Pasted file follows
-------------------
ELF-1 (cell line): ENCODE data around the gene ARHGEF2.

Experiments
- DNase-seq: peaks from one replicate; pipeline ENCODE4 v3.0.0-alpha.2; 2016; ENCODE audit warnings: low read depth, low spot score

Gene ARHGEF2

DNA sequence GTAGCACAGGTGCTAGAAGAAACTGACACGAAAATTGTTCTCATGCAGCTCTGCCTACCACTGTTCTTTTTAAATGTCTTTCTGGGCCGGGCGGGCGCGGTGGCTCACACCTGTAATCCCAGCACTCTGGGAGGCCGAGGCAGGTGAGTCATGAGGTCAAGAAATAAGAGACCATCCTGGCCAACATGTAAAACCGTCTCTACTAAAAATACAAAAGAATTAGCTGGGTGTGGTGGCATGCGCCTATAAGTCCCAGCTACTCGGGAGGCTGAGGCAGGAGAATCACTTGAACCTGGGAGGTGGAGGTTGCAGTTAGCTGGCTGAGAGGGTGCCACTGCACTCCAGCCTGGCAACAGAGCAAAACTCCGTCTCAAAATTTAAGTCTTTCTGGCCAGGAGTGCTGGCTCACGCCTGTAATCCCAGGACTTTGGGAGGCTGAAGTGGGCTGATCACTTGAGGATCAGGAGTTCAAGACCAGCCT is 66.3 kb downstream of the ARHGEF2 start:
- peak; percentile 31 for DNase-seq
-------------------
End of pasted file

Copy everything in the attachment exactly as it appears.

ELF-1 (cell line): ENCODE data around the gene ARHGEF2.

Experiments
- DNase-seq: peaks from one replicate; pipeline ENCODE4 v3.0.0-alpha.2; 2016; ENCODE audit warnings: low read depth, low spot score

Gene ARHGEF2

DNA sequence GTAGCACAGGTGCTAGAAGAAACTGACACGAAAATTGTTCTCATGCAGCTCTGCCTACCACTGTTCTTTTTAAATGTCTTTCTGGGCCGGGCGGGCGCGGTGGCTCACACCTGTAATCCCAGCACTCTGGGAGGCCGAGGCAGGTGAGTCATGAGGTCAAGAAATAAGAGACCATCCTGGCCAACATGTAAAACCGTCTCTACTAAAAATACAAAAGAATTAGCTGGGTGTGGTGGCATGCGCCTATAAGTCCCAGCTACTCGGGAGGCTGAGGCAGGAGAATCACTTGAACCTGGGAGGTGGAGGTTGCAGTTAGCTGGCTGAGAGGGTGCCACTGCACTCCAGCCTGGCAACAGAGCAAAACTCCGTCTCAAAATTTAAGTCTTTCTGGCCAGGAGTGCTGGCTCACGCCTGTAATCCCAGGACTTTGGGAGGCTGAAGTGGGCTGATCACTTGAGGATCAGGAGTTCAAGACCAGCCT is 66.3 kb downstream of the ARHGEF2 start:
- peak; percentile 31 for DNase-seq